Seeing that I had not drunk my tea, he said, “Is something wrong with your tea. Ah, no.” And as if he had been there in the heavens with me said, “Bitter is taste of another man’s bread. Bitter is the tread upon another man’s stairs.(84)”
I nodded and agreed that it was so.
“I’ve done quite a lot research. However, I don’t quite have the books that we need here,” said Giles. “However, I know where to go. If you will, as it were, let me be your guide.” He gestured to the door.
We agreed and Giles led us out into the full light of the sun.
We walked down the quiet tree lined street, while Giles told us of where we were and pointed out local sites. It seemed that we were in some future England in the ancient Latin town of Bath, which was quite amusing to my Master, since he predated the town by some years.
The sun was warm and the sky a brilliant cerulean blue. When I commented upon it, Giles said, “Yes, it is quite disturbing. This is not at all what England should be like in March. Yesterday, it hailed and rained all day. Today, the clouds are practically Virgilian sheep.” Which of course, caused my Teacher to laugh and tell a long and amusing story about a trip into the countryside, a very confused sheep and his good friend Octavian.
We passed our way pleasantly walking down the streets. It was decided, after Giles had checked an ingenious device for tracking both hours and minutes, that since we were early, we would go to visit the Roman baths before catching the 12:27 to Paddington.
We came to the gate and stood in line with several others for tickets to get in. A man behind us in line said, “What are you supposed to be? Some sorta act. Hey, Edna(85), they’ve got an act here. The tour book didn’t say nothing about an act.”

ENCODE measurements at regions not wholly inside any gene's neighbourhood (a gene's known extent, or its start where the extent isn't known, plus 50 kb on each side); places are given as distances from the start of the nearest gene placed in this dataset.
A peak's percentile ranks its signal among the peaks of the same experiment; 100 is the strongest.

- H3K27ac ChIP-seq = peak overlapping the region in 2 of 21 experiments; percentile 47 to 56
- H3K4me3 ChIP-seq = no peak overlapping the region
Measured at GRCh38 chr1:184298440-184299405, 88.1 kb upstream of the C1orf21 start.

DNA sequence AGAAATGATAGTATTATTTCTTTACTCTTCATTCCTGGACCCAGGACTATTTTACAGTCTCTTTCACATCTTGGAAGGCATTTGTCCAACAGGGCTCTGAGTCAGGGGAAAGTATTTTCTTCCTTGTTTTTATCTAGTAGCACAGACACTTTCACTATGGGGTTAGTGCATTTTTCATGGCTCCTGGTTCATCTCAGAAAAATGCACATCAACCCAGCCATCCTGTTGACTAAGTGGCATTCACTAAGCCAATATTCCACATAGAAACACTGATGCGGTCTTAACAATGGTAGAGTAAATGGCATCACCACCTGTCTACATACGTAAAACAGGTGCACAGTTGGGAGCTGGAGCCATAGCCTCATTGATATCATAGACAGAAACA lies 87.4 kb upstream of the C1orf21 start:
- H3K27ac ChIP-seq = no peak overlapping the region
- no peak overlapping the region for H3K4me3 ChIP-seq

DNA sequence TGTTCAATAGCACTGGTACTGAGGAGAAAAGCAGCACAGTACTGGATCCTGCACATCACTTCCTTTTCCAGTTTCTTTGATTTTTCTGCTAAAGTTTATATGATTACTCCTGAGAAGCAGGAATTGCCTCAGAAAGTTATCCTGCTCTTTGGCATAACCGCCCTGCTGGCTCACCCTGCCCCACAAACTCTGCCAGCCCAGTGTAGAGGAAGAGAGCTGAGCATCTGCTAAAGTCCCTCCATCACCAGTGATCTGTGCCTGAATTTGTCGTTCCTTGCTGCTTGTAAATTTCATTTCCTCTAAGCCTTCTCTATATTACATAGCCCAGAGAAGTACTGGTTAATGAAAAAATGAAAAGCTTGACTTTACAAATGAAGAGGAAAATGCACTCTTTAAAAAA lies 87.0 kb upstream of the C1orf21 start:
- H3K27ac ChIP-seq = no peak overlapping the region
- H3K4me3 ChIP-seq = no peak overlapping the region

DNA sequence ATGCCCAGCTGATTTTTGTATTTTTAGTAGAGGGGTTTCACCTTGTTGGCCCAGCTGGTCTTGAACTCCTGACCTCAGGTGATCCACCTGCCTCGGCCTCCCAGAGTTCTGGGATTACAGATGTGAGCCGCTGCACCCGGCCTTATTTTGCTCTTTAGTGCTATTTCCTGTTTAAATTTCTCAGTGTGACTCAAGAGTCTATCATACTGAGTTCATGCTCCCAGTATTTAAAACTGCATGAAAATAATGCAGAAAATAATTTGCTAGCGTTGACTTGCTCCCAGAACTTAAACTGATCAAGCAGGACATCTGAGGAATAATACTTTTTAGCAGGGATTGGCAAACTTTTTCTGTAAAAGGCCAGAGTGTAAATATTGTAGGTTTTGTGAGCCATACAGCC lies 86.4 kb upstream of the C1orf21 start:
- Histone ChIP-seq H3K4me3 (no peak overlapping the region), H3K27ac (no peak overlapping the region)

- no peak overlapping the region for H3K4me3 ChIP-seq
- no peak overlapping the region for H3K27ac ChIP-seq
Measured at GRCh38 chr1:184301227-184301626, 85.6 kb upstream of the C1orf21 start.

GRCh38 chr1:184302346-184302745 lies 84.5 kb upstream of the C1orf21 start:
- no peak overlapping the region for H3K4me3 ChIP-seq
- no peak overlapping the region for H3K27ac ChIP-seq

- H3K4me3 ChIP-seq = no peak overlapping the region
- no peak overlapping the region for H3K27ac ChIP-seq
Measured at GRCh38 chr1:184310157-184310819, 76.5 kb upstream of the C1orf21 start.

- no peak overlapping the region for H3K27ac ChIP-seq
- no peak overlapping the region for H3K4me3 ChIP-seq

To which my Teacher replied with great dignity, “I am both supposed to be and am a Mantuan, while my good son is a Florentine and neither of us has any pretense to being actors. Rather, we are poets.”
“Oh, poets.” The man rolled his eyes and pushed back his cap, which was fronted with a stiff board shaped like the bill of a duck. The man’s forehead was white and pasty, while his face was red from the kiss of the sun.
Watching this exchange, Giles said, “Back in Sunnydale, I would have already been knocked unconscious by now. Here we’re just insulted by tourists. And yet, how very…, it’s odd the things that we miss. I find myself longing for someone to call me boring and long winded.” So, saying we purchased our tickets and went into the Baths.
While, of course, nothing compares to the ruined glories of Rome, the baths were lovely. The golden stone walls and rising steam glowed gold and silver with the increasing light of the rising sun.
Our guide explained to us how the ancient Romans would use the Scaldarium and Frigidarium. Which then prompted my Guide and Giles to tell a series of stories about common bathing houses, which brought tears of joy to my eyes, although it seemed like rather more bathing than was necessary.
Then as the noon hour approached, we walked over to a low building and bought yet more tickets from a man in a dirty cage. Quite soon, a train, appeared like a great many legged worm roaring up two great metal tracks. The sides of the beast opened and we went into it.
The belly of the creature was filled with tables and chairs and I found myself thirsty for tea after all.